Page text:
On 23 April 2020, the European Union adopted Regulation (EU) N° 2020/558 on specific measures to provide exceptional flexibility in the use of European Structural and Investment Funds in response to the spread of COVID-19. The initial proposal of the Regulation presented by the European Economic and Social Committee (EESC) planned the elimination of all possible administrative burdens and a more active involvement of the social partners and relevant civil society organisations to ensure effective crisis management.
The Regulation has been published in the Official Journal of the EU and is available here.
On 30 March 2020, the European Union had already adopted Regulation (EU) N° 2020/460, known as "CRII" (Corona Response Investment Initiative), including three flagship measures namely easing the application of EU spending rules, extending the scope of the EU Solidarity Fund but also freeing up around EUR 8 billion of immediate liquidity to trigger more than EUR 37 billion of European public investment.
However, the deepening of the crisis and its impact on the economy are such that additional measures were indispensable. Regulation (EU) n°2020/558, known as "CRII plus" (Corona Response Investment Initiative Plus), implements therefore a second set of measures.
This new package maximises the mobilisation of all unused European Structural and Investment Fund assistance by providing greater flexibility. This flexibility is reflected in four main lines of action set out in the Regulation:
- It provides for the possibility of receiving 100% EU funding, whereas in principle the rate of this EU funding is 40% maximum for cohesion policy, the remainder being financed by national contributions. This funding is only possible for crisis-related measures and for the financial year 2020-2021.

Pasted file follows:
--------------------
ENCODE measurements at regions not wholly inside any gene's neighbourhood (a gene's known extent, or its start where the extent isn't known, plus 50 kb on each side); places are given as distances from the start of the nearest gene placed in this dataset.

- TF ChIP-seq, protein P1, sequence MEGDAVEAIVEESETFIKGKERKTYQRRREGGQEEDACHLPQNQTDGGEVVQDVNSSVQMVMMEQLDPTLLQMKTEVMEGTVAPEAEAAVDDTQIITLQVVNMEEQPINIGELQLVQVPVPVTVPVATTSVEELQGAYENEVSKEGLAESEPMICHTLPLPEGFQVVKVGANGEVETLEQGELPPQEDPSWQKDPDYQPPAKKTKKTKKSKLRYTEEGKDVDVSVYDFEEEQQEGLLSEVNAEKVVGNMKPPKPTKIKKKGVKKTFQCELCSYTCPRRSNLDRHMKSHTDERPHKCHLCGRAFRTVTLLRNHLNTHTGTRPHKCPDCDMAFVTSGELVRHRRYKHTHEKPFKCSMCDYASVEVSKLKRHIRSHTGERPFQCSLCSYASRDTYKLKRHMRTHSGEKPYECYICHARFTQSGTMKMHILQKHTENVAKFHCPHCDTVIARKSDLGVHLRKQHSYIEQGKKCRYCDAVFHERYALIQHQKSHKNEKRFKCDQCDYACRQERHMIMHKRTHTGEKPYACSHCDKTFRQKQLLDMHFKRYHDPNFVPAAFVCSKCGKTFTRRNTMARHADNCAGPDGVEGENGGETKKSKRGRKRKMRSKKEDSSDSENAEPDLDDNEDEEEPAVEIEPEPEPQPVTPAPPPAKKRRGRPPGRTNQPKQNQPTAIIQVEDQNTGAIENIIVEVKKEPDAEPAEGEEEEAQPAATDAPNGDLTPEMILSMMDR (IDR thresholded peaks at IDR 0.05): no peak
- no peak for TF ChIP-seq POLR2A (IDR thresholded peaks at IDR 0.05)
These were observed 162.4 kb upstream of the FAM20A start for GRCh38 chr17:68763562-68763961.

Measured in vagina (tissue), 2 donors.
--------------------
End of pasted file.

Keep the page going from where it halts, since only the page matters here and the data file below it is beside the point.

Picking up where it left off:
- The Regulation provides for transfer possibilities between the three Cohesion Policy Funds - the European Regional Development Fund (ERDF), the European Social Fund (ESF) and the Cohesion Fund (CF).
- It also facilitates the transfer of funds from one programme to another and from one region to another, with the Member States themselves deciding which programme/area to allocate the funds received.
- On the basis of this Regulation, Member States will be able to apply the new rate of EU funding specified above without having to devote a certain part of the funding to key themes (with examples such as research, climate, etc.).
Along with these considerations, the Regulation will also simplify the procedural steps related to the implementation of the programme, the use of financial instruments and auditing.
The rules for the European Fund for Aid to the Most Deprived Persons (FEAD) as well as for the European Fund for Maritime Affairs and Fisheries (EMFF) have been amended in order to support these two particular Funds. This includes support with food, material and medical aid and guarantees for the temporary cessation of fishing activity (with a more flexible reallocation of financial resources within operational programmes).
These complementary measures are intended to counteract the consequences of the health crisis. At a time when European businesses are facing severe liquidity shortages, the number of public investments needed to support many sectors of the economy is increasing significantly. It is therefore crucial to facilitate these investments with favourable temporary rules.
It should be noted that, according to the European Court of Auditors, this easing of burdens on national budgets must result in a balance between the flexibility provided by these new measures and accountability. The allocation of funds must be as transparent as possible.
As accountability for Member States' use of the funds is always required (even in times of crisis and adaptation of the rules), the European Commission will have to maintain its control in this respect. This will be even more complicated as the Commission will not have easy access to reliable information on the funding under the ESIF.
The European Commission is also responsible for the proper implementation of these measures and will have to closely monitor developments in order to ensure that the temporary and exceptional measures taken remain in place only for the time required by this extraordinary situation.
These measures complement the aid from States whose budgets are unfortunately not extensible.
Annabelle Lepièce, Partner, Brussels
Eléonore Mertens de Wilmars, Junior Associate, Brussels